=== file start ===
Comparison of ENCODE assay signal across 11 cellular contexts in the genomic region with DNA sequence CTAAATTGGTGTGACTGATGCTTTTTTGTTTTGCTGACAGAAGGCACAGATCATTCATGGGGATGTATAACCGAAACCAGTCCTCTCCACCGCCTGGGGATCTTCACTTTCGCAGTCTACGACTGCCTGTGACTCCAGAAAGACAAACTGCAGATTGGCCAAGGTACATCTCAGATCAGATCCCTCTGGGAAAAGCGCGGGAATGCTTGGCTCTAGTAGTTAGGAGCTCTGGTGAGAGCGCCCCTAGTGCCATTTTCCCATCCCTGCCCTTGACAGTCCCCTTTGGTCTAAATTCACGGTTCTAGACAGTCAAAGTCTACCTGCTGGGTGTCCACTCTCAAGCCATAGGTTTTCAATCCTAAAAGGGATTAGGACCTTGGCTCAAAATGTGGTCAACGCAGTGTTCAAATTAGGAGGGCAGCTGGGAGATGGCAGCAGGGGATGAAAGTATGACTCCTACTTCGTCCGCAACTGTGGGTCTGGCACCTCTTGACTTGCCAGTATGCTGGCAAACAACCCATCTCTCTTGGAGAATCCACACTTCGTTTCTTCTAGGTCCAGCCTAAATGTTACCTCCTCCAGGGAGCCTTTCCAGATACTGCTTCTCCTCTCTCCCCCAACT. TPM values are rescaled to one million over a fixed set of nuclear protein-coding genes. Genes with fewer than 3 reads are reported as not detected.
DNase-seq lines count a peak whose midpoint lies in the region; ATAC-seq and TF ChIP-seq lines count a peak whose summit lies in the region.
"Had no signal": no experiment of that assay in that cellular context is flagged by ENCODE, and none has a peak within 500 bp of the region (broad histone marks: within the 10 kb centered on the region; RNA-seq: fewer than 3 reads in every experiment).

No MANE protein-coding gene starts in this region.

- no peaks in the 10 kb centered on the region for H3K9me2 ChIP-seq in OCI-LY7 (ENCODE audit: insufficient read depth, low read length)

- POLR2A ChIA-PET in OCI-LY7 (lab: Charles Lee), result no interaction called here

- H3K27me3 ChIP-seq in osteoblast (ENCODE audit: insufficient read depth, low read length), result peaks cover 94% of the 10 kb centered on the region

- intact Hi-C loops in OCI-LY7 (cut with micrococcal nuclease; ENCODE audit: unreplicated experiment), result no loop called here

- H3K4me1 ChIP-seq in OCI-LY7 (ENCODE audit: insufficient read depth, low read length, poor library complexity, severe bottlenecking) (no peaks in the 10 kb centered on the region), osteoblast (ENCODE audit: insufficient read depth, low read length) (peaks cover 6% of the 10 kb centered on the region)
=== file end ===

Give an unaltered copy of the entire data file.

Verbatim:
Comparison of ENCODE assay signal across 11 cellular contexts in the genomic region with DNA sequence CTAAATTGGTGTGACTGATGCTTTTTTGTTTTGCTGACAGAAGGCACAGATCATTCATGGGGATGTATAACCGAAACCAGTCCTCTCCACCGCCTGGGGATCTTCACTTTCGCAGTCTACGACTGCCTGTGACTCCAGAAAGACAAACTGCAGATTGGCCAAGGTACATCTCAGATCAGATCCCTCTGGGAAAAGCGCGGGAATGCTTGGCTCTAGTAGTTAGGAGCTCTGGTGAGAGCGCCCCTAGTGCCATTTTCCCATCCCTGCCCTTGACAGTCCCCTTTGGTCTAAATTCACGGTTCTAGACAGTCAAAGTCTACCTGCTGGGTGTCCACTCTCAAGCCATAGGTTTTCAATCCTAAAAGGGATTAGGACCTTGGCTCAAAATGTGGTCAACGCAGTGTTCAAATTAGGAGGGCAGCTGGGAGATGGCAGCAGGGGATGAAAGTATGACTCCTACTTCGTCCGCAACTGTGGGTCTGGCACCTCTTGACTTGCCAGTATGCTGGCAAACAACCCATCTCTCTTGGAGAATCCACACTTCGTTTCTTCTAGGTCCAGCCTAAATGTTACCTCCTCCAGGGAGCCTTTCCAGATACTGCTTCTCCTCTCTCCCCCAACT. TPM values are rescaled to one million over a fixed set of nuclear protein-coding genes. Genes with fewer than 3 reads are reported as not detected.
DNase-seq lines count a peak whose midpoint lies in the region; ATAC-seq and TF ChIP-seq lines count a peak whose summit lies in the region.
"Had no signal": no experiment of that assay in that cellular context is flagged by ENCODE, and none has a peak within 500 bp of the region (broad histone marks: within the 10 kb centered on the region; RNA-seq: fewer than 3 reads in every experiment).

No MANE protein-coding gene starts in this region.

- no peaks in the 10 kb centered on the region for H3K9me2 ChIP-seq in OCI-LY7 (ENCODE audit: insufficient read depth, low read length)

- POLR2A ChIA-PET in OCI-LY7 (lab: Charles Lee), result no interaction called here

- H3K27me3 ChIP-seq in osteoblast (ENCODE audit: insufficient read depth, low read length), result peaks cover 94% of the 10 kb centered on the region

- intact Hi-C loops in OCI-LY7 (cut with micrococcal nuclease; ENCODE audit: unreplicated experiment), result no loop called here

- H3K4me1 ChIP-seq in OCI-LY7 (ENCODE audit: insufficient read depth, low read length, poor library complexity, severe bottlenecking) (no peaks in the 10 kb centered on the region), osteoblast (ENCODE audit: insufficient read depth, low read length) (peaks cover 6% of the 10 kb centered on the region)